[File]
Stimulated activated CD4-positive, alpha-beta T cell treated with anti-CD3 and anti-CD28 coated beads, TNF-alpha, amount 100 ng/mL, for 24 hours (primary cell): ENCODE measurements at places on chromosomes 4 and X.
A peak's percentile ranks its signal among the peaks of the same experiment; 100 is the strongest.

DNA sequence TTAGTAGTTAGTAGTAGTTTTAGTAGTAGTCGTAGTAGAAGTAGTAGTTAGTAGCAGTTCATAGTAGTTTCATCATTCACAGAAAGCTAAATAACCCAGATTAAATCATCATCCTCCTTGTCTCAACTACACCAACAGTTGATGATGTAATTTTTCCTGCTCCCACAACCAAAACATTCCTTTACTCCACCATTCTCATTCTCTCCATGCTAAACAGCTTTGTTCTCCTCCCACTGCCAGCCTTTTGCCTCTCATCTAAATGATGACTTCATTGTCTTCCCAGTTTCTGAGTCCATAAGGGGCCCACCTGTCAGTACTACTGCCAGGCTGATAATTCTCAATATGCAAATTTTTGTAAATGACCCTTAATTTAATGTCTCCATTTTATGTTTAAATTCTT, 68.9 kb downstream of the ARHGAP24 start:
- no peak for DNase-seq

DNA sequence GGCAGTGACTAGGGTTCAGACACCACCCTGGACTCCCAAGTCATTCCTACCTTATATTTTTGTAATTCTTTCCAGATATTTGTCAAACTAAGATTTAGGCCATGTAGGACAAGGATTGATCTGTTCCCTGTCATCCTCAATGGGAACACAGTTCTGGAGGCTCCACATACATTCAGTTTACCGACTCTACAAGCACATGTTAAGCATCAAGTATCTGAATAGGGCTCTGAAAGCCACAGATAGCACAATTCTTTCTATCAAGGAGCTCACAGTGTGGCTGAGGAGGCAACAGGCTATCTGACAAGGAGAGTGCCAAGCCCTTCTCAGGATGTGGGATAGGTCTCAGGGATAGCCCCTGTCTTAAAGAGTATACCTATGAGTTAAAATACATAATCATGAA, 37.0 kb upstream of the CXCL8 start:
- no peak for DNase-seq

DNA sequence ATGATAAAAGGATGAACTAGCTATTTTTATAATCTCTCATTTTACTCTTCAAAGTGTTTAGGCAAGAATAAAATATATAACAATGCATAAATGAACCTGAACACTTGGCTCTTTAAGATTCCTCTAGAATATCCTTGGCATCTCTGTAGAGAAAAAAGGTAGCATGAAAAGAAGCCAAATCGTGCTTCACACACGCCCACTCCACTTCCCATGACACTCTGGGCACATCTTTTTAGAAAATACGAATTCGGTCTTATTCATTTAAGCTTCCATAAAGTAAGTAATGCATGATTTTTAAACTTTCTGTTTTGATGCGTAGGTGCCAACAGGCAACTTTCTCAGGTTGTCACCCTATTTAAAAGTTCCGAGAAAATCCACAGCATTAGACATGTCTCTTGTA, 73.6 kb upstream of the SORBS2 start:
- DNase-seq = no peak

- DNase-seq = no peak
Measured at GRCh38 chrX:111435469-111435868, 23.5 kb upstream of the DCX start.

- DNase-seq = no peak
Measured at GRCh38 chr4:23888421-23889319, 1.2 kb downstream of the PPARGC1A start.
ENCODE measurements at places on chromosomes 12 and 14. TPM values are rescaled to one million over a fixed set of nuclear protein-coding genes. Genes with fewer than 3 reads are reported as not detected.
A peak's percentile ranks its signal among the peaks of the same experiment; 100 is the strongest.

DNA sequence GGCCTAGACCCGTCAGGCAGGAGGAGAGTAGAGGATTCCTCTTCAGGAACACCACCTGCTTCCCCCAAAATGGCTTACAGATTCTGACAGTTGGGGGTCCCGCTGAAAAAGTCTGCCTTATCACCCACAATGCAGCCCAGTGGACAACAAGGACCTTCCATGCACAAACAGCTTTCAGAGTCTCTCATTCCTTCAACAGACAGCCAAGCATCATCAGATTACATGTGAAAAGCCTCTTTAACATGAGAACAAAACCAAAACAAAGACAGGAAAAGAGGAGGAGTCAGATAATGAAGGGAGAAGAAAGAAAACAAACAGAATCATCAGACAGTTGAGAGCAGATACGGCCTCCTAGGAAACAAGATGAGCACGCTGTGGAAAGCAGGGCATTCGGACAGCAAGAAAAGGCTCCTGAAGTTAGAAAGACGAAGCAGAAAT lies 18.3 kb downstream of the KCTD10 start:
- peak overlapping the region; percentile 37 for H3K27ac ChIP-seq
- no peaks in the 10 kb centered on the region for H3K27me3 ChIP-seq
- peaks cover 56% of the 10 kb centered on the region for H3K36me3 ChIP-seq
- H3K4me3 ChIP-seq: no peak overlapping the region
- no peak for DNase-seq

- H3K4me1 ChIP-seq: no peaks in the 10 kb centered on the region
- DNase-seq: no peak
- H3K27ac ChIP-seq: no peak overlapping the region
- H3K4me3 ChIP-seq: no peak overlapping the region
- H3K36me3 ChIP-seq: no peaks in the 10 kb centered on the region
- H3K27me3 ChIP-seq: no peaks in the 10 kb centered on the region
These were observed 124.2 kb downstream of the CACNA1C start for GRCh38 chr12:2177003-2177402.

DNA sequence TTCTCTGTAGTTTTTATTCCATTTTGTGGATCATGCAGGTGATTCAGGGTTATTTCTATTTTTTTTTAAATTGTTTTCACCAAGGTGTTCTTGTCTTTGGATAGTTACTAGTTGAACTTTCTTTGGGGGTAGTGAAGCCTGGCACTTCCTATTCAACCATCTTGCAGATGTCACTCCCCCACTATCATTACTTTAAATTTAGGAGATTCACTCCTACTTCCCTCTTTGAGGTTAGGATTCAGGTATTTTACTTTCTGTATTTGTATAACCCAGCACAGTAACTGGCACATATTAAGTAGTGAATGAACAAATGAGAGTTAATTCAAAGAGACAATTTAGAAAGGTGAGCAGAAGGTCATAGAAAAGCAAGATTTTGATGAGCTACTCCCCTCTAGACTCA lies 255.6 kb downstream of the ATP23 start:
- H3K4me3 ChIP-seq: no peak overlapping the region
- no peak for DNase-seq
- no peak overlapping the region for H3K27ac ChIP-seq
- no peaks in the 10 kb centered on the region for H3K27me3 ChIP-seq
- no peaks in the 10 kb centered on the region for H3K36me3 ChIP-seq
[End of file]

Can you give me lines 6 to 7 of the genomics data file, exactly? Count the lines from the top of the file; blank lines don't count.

- no peak for DNase-seq

DNA sequence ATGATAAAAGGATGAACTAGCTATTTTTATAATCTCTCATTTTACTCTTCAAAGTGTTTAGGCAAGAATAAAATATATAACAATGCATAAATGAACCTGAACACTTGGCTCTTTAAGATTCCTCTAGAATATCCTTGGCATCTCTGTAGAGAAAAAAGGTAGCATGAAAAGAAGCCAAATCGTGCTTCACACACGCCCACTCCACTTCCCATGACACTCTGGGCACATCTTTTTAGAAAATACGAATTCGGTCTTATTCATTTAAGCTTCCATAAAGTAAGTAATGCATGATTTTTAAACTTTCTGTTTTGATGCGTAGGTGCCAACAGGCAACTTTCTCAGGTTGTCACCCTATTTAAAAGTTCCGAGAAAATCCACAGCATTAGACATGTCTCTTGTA, 73.6 kb upstream of the SORBS2 start: